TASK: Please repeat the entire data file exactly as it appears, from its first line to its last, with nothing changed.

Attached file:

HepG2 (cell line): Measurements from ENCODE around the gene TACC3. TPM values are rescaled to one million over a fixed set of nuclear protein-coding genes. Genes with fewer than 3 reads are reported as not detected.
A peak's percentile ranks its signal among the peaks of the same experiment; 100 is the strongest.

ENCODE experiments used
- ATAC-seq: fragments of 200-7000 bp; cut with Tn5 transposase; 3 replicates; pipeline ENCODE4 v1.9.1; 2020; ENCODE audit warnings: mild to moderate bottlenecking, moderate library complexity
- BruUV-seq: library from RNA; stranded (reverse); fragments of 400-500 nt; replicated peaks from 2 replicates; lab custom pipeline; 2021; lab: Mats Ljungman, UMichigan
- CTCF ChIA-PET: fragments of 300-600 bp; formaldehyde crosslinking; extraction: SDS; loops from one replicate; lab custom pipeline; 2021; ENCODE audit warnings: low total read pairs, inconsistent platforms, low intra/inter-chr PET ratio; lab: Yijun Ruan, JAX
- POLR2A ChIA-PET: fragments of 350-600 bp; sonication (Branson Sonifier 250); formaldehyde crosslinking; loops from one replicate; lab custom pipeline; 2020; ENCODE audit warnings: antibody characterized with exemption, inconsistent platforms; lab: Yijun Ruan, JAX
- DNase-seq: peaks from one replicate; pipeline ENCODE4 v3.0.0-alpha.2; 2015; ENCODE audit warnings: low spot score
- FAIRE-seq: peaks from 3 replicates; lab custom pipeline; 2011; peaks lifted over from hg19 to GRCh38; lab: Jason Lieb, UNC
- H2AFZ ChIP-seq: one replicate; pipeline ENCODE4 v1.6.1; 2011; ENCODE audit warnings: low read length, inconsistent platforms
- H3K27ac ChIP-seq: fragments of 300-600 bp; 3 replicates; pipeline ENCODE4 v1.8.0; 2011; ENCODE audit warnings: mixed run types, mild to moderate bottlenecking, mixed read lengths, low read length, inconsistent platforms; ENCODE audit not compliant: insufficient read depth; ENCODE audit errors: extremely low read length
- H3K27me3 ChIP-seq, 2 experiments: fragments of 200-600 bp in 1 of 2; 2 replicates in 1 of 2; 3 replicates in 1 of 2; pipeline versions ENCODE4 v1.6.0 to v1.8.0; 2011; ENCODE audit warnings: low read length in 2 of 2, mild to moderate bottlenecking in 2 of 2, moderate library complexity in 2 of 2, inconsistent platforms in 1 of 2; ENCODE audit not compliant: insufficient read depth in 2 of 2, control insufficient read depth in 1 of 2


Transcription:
HepG2 (cell line): Measurements from ENCODE around the gene TACC3. TPM values are rescaled to one million over a fixed set of nuclear protein-coding genes. Genes with fewer than 3 reads are reported as not detected.
A peak's percentile ranks its signal among the peaks of the same experiment; 100 is the strongest.

ENCODE experiments used
- ATAC-seq: fragments of 200-7000 bp; cut with Tn5 transposase; 3 replicates; pipeline ENCODE4 v1.9.1; 2020; ENCODE audit warnings: mild to moderate bottlenecking, moderate library complexity
- BruUV-seq: library from RNA; stranded (reverse); fragments of 400-500 nt; replicated peaks from 2 replicates; lab custom pipeline; 2021; lab: Mats Ljungman, UMichigan
- CTCF ChIA-PET: fragments of 300-600 bp; formaldehyde crosslinking; extraction: SDS; loops from one replicate; lab custom pipeline; 2021; ENCODE audit warnings: low total read pairs, inconsistent platforms, low intra/inter-chr PET ratio; lab: Yijun Ruan, JAX
- POLR2A ChIA-PET: fragments of 350-600 bp; sonication (Branson Sonifier 250); formaldehyde crosslinking; loops from one replicate; lab custom pipeline; 2020; ENCODE audit warnings: antibody characterized with exemption, inconsistent platforms; lab: Yijun Ruan, JAX
- DNase-seq: peaks from one replicate; pipeline ENCODE4 v3.0.0-alpha.2; 2015; ENCODE audit warnings: low spot score
- FAIRE-seq: peaks from 3 replicates; lab custom pipeline; 2011; peaks lifted over from hg19 to GRCh38; lab: Jason Lieb, UNC
- H2AFZ ChIP-seq: one replicate; pipeline ENCODE4 v1.6.1; 2011; ENCODE audit warnings: low read length, inconsistent platforms
- H3K27ac ChIP-seq: fragments of 300-600 bp; 3 replicates; pipeline ENCODE4 v1.8.0; 2011; ENCODE audit warnings: mixed run types, mild to moderate bottlenecking, mixed read lengths, low read length, inconsistent platforms; ENCODE audit not compliant: insufficient read depth; ENCODE audit errors: extremely low read length
- H3K27me3 ChIP-seq, 2 experiments: fragments of 200-600 bp in 1 of 2; 2 replicates in 1 of 2; 3 replicates in 1 of 2; pipeline versions ENCODE4 v1.6.0 to v1.8.0; 2011; ENCODE audit warnings: low read length in 2 of 2, mild to moderate bottlenecking in 2 of 2, moderate library complexity in 2 of 2, inconsistent platforms in 1 of 2; ENCODE audit not compliant: insufficient read depth in 2 of 2, control insufficient read depth in 1 of 2